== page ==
Between self-criticism and “beautiful prose” there is a relationship that is not a mere superficiality, but a more intimate causality. The “beautiful prose”, or the variant of the “rattle prose” that Ferlosio spoke of so many times, is the result of a culture very inclined to triviality and too attached to the vanity fair. Where do your critical deficiencies come from. Ortega’s overcharged cornyness, which Ferlosio’s father -the very peculiar character and magnificent writer Rafael Sánchez Mazas- protests between sarcastic and furious, must be framed in that Spanish tendency to lick his own flaws a lot. To put it with a bullfighting simile (a type of simile that Ferlosio liked a lot), that amounts to fighting looking at the lying. By the way, a more extensive ridicule, but basically identical in its substance, of Ortega’s elaboration can be found, years later, in Martín Santos’s “Tiempo de silencio”.

Going one step further, and without incurring the gossip that Rafael so much detested, the harsh criticism made of the “anti-Castilian” vices of Cela’s prose reveals another constant of Ferlosio: the almost clear separation that he made between critical judgment and personal feelings. Despite the harshness with which he judges Cela’s literary work in the final paragraph of this unpublished, Ferlosio recalled with some frequency the generosity that Cela had shown him on different occasions in his life, in which he offered his help. So at the bottom of that criticism there is primarily nothing personal, to put it with the stereotype that is so often repeated in American films. The “local” origin of this critical stance is in the incompatible vision that both had of what it is to be a writer. And if you hurry me, what it is to live. As is masterfully explained in “The forge of a feather jacket”, Ferlosio fled, hastily and virulently, from the danger of becoming a “literary man” to use, with all the paraphernalia of exhibition, public swagger and marketing bravery that this entails. For him, being a writer had nothing to do with the requirements that make you a “feather coat”, which, to put it in the same words as Ferlosio, consists of constructing a prose-ornament, without pregnancy, in which everything is superfluous and in the one that has nothing to decorate because everything is a perfectly empty cavity. Two curious references at this point. A similar thing was formulated by W. Benjamin in a famous analysis of a photograph of Kafka as a child. And two, using H. Broch’s beautiful analogy on fin-de-siècle Vienna, we could say that this writing is like turning prose into a beautiful waltz. That is, in hollow music. Obviously, “feather” and writer are opposing categories and realities. But if we go deeper, both Ferlosio’s criticism and self-criticism have a more “universal” root or origin: they try to “re-establish” or “restore” the order of the just. Which does not mean that their criticisms were or are always fair. But the purpose of justice is one of the foundations, if not the foundation, of all his work.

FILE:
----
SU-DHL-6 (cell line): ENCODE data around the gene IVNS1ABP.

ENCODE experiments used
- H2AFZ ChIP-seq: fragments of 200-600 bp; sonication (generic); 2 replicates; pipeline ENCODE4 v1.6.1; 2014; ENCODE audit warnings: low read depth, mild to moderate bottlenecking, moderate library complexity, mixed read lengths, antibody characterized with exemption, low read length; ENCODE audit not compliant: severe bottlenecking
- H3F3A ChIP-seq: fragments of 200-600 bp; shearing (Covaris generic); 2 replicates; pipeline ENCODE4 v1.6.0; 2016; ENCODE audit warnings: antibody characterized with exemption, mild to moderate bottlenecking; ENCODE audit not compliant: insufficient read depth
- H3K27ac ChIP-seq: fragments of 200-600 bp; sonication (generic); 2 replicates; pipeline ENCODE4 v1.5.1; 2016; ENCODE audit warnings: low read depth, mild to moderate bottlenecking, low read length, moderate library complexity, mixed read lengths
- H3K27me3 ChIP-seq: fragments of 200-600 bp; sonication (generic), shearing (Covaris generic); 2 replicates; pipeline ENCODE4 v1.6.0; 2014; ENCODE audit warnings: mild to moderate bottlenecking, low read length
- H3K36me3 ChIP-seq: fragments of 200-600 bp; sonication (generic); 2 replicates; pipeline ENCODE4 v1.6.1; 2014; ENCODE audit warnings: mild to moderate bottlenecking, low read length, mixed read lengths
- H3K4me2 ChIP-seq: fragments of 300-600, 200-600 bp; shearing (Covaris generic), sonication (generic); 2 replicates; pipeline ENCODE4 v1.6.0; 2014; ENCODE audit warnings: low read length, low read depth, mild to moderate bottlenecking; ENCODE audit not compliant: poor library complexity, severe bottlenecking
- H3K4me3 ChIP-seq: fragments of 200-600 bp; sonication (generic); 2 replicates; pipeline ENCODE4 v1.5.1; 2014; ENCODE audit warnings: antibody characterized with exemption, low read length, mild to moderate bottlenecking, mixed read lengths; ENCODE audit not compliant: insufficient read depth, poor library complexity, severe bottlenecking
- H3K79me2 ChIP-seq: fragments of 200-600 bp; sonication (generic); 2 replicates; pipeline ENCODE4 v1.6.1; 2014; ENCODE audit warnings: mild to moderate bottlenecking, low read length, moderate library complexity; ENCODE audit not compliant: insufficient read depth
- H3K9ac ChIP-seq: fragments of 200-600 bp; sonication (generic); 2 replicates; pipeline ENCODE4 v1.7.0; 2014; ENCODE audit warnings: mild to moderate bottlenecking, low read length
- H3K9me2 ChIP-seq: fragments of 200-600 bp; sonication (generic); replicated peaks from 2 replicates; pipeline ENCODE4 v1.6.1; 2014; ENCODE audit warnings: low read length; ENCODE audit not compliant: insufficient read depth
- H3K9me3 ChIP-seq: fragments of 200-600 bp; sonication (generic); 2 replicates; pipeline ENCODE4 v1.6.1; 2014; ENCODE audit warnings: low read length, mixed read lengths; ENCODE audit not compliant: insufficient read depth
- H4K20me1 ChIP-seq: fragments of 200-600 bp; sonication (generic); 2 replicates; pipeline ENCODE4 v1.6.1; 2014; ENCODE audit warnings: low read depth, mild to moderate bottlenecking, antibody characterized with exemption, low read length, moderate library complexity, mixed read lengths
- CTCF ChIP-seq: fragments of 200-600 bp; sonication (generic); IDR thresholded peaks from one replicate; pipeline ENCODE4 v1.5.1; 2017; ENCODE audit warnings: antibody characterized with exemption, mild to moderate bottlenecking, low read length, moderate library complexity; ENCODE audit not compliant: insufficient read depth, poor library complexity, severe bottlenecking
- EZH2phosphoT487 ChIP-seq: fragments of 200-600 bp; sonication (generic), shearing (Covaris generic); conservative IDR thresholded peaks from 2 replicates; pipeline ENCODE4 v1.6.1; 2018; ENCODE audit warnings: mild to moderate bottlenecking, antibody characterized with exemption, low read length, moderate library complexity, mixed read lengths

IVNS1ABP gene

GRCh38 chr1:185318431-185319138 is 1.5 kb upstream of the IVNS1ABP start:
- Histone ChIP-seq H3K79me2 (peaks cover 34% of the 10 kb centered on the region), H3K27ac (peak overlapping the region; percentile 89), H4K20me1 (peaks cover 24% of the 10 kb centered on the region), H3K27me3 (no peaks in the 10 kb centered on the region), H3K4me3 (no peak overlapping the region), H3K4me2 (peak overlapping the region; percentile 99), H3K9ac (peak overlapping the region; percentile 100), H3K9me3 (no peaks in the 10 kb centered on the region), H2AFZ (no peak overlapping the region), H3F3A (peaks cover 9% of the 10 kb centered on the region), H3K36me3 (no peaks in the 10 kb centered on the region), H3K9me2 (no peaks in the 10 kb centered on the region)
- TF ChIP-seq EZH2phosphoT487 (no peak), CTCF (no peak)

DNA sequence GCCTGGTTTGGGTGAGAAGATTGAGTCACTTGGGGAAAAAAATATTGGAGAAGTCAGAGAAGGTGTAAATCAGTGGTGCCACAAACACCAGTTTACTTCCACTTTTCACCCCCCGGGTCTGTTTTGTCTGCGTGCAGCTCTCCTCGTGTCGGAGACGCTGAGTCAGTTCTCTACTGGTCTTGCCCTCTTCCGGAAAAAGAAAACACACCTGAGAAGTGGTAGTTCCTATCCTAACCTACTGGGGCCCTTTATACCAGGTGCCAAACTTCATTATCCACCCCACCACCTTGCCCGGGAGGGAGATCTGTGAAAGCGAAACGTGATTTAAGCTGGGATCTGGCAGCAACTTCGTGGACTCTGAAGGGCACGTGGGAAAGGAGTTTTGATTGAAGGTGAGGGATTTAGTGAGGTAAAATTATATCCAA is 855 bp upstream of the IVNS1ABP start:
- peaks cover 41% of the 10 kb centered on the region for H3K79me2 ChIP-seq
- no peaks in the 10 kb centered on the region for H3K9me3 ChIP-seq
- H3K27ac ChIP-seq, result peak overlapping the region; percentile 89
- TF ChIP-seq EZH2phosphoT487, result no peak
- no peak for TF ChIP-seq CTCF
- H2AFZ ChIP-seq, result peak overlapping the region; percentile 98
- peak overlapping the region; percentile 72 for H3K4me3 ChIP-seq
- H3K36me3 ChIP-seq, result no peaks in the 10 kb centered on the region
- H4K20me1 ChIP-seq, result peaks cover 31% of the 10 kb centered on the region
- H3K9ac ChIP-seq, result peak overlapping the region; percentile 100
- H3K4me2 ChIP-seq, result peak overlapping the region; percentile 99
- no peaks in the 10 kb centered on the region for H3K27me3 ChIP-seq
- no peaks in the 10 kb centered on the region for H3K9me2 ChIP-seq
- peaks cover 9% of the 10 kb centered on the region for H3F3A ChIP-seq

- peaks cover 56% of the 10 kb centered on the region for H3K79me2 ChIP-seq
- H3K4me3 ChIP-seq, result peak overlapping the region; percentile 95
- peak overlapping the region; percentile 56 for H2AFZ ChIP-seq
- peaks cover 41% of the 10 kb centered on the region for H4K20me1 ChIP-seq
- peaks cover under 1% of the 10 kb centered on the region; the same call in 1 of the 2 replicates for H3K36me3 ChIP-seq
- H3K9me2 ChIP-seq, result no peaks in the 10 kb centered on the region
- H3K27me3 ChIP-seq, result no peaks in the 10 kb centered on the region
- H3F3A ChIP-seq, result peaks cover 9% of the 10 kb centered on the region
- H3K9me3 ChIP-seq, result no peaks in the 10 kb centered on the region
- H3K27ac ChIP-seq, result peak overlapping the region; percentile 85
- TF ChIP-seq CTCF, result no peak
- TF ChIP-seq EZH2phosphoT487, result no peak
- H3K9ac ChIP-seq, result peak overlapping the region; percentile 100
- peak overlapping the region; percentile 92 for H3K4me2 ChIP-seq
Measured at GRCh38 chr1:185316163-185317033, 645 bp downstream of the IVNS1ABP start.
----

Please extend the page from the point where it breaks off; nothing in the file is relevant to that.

This leads us, diagonally, to a final question about his “literary case and failure” (sic): the success or failure of Ferlosio’s decision to “deny” and flee from literature. As much as Ferlosio, because of his heightened sense of the ridiculous and his rejection of anything false, refused to become a regular writer, one fact remains indisputable: he had a rather unique gift for writing. The great question – counterfactual – that should be asked is this: what would have happened if, instead of surrendering so passionately to grammar and language, as happened, or setting out to navigate the ocean of the essay, water in which it moved with the ease and agility of a fish, he would have become “addicted” to cultivating that extraordinary gift for writing. What would have come out of his virgilian hands? We do not know. But that doubt can never be resolved.